5. Set a Balloon

You don’t want to be holding this mortgage note 30 years from now. Or, for that matter, to force your heirs to sort out this mortgage on your behalf after you shuffle off this mortal coil.

Set a balloon date for the mortgage between three and five years from now. You get to collect mostly interest in the meantime, and then get the rest of your money once the buyer refinances or sells.

Besides, the shorter the loan term, the less opportunity there is for the buyer to face some financial crisis of their own and stop paying you.

6. Be Listed as the Mortgagee on the Insurance

Insurance companies issue a declarations page (or “dec page”) listing the mortgagee. In the event of damage to the property and an insurance claim, the mortgagee gets notified and has some rights and protections against losses.

Review the insurance policy carefully before greenlighting the settlement. Make sure your loan documents include a requirement that the borrower send you updated insurance documents every year and consequences if they fail to do so.

7. Hire a Loan Servicing Company

You may multitalented and an expert in several areas. But servicing mortgage loans probably isn’t one of them.

Consider outsourcing the loan servicing to a company that specializes in it. They send monthly statements, late notices, 1098 forms, and escrow statements (if you escrow for insurance and taxes), and verify that taxes and insurance are current each year. If the borrower defaults, they can hire a foreclosure attorney to handle the legal proceedings.

Examples of loan servicing companies include LoanCare and Note Servicing Center, both of whom accept seller-financing notes.

8. Offer Lease-to-Own Instead

The foreclosure process is significantly longer and more expensive than the eviction process.

In the case of seller financing, you sell the property to the buyer and only hold the mortgage note. But if you sign a lease-to-own agreement, you maintain ownership of the property and the buyer is actually a tenant who simply has a legal right to buy in the future.

They can work on improving their credit over the next year or two, and you can collect rent. When they’re ready, they can buy from you — financed with a conventional mortgage and paying you in full.

If the worst happens and they default, you can evict them and either rent or sell the property to someone else.

9. Explore a Wrap Mortgage

If you have an existing mortgage on the property, you may be able to leave it in place and keep paying it, even after selling the property and offering seller financing.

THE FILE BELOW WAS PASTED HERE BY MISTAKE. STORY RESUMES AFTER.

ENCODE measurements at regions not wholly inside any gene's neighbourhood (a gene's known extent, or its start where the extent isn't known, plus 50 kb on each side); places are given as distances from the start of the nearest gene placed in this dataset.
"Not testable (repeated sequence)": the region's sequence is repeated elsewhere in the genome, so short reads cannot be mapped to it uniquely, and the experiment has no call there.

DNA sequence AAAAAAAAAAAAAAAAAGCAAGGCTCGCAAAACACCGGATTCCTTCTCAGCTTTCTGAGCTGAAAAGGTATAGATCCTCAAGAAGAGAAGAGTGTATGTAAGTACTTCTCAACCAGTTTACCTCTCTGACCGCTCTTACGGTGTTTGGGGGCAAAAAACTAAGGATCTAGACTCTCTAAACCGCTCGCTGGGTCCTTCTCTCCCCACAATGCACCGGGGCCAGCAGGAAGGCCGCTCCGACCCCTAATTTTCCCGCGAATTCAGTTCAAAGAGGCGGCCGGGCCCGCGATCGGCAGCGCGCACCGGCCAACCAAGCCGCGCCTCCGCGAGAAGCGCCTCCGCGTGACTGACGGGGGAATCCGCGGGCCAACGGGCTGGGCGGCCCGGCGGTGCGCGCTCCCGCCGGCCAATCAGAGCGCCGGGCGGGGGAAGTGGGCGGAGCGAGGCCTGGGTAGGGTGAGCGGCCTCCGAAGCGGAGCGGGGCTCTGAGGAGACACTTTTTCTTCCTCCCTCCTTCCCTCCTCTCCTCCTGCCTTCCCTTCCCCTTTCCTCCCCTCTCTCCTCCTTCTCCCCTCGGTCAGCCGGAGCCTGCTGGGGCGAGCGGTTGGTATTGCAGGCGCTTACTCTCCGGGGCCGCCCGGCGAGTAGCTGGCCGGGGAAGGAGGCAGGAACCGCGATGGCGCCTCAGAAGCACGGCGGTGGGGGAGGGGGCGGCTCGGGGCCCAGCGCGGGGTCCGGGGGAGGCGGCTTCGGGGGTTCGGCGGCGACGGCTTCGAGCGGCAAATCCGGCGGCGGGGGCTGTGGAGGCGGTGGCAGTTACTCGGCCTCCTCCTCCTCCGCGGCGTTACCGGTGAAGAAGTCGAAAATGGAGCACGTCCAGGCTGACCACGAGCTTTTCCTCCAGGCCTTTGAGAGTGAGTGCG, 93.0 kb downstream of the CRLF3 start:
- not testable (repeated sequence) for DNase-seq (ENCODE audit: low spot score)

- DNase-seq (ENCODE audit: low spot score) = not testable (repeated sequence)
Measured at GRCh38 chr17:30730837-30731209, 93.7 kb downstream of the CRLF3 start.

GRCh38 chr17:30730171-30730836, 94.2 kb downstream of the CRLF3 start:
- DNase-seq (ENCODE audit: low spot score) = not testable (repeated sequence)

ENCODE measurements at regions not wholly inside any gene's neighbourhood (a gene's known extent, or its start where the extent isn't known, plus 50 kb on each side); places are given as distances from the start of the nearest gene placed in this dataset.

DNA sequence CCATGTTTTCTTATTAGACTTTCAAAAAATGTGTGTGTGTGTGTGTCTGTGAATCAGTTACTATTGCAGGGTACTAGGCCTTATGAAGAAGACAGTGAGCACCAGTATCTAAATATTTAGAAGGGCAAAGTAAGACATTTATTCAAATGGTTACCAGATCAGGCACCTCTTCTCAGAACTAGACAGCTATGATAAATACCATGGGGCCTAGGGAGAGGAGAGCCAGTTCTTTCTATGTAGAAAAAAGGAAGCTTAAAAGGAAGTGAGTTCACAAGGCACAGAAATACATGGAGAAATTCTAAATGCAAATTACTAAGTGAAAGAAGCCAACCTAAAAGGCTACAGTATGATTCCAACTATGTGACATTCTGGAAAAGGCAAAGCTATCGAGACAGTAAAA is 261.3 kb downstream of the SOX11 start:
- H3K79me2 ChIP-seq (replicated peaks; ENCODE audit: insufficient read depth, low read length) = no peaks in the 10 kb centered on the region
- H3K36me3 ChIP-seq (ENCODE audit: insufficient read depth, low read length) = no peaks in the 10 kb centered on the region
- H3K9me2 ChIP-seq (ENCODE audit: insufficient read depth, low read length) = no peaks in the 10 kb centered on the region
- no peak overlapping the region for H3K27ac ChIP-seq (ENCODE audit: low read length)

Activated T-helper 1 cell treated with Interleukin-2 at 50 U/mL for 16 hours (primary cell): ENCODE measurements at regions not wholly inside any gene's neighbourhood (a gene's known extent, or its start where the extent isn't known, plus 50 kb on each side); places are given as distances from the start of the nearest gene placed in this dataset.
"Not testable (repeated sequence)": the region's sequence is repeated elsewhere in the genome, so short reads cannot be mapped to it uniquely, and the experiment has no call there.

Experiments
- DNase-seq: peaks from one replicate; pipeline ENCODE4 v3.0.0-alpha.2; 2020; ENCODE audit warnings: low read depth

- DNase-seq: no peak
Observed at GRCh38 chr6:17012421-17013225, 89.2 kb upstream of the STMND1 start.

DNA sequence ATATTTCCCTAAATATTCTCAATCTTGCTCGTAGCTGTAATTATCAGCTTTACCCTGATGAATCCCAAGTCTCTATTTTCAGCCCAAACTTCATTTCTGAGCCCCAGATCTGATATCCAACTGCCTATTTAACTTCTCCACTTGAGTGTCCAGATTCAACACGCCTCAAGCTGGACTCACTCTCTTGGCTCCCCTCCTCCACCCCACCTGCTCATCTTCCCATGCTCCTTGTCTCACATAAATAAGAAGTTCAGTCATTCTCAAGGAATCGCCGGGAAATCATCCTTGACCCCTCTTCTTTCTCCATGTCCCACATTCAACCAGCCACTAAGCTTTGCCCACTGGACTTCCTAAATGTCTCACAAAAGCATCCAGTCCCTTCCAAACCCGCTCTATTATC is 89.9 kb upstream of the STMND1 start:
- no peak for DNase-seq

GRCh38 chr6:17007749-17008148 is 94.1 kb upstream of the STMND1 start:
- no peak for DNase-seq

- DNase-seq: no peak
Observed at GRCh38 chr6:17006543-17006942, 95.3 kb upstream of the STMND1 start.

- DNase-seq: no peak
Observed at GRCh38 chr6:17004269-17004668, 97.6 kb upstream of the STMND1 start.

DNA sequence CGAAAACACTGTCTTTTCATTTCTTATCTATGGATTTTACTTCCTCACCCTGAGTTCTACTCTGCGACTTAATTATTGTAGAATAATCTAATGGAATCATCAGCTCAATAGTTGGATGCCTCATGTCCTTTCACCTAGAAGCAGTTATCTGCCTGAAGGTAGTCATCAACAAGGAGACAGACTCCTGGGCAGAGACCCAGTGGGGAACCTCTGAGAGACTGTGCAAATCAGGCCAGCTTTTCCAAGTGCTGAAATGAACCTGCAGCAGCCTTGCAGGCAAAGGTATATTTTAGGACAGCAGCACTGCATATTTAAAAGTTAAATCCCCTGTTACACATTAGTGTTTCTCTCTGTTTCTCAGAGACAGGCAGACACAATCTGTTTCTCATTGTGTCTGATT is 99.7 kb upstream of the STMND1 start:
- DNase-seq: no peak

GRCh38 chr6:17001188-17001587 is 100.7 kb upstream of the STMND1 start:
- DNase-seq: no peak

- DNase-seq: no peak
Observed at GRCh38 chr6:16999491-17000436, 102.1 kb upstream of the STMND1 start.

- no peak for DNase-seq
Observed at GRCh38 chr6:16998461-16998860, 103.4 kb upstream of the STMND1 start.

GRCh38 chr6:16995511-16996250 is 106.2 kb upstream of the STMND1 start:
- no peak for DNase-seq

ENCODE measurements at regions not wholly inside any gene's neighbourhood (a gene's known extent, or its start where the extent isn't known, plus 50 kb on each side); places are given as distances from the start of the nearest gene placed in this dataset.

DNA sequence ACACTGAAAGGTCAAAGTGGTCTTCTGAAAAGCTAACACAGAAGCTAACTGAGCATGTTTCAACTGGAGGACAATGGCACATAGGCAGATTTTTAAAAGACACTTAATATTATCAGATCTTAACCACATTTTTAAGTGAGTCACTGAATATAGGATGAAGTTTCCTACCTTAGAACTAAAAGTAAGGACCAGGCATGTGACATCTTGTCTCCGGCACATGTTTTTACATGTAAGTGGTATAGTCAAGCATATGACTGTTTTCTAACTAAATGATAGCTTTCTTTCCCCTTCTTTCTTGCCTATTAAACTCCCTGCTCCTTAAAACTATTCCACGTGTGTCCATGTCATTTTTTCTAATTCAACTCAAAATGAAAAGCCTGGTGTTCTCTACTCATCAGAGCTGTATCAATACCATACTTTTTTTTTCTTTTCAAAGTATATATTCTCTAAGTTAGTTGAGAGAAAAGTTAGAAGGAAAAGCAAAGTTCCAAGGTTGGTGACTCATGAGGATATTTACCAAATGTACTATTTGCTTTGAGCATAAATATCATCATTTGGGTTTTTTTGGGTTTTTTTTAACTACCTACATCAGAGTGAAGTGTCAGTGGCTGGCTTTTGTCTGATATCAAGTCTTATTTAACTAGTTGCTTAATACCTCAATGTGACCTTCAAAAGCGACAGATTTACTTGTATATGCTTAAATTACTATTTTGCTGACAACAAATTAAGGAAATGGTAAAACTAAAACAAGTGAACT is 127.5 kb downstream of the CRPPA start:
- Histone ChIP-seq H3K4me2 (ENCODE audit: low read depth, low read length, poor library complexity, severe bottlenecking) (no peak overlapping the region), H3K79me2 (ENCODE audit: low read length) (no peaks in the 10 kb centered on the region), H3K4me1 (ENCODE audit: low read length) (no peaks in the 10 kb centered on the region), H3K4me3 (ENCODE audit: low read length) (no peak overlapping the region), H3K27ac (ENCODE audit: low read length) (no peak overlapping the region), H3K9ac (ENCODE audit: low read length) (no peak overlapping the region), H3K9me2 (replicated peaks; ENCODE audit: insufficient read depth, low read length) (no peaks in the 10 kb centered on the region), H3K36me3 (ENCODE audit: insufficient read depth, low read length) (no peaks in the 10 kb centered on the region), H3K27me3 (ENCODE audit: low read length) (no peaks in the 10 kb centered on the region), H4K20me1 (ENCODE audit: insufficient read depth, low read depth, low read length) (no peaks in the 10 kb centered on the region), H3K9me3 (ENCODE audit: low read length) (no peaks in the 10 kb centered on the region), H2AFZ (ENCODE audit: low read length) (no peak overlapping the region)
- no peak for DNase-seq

Wrap mortgages, or wraparound mortgages, are a bit trickier and come with some legal complications. But when executed right, they can be a win-win for both you and the buyer.

Say you have a 30-year mortgage for $250,000 at 3.5% interest. You sell the property for $330,000, and you offer seller financing of $300,000 for 6% interest. The buyer pays you $30,000 as a down payment.

Ordinarily, you would pay off your existing mortgage for $250,000 upon selling it. Most mortgages include a “due-on-sale” clause, requiring the loan to be paid in full upon selling the property.

But in some circumstances and some states, you may be able to avoid triggering the due-on-sale clause and leave the loan in place.

You keep paying your mortgage payment of $1,122.61, even as the borrower pays you $1,798.65 per month. In a couple of years when they refinance, they pay off your previous mortgage in full, plus the additional balance they owe you.

Of course, you still run the risk that the borrower stops paying you. Then you’re saddled with making your monthly mortgage payment on the property, even as you slog through the foreclosure process to try and recover your losses.


Final Word

Offering seller financing comes with risks. But those risks may be worth taking, especially for hard-to-sell properties.

Only you can decide what risk-reward ratio you can live with, and negotiate loan terms to ensure you come out on the right side of the ratio. For unique or other difficult-to-finance properties, seller financing may be the only way to sell for what the property’s worth.

Before you write off the returns as low, remember that your APR will be far higher than the interest rate charged.

Beyond the upfront fees you can charge, you’ll also benefit from simple interest amortization, which front-loads the interest so that nearly all of the monthly payment goes toward interest in the first few years — the only years you need to finance if you structure the loan as a balloon mortgage.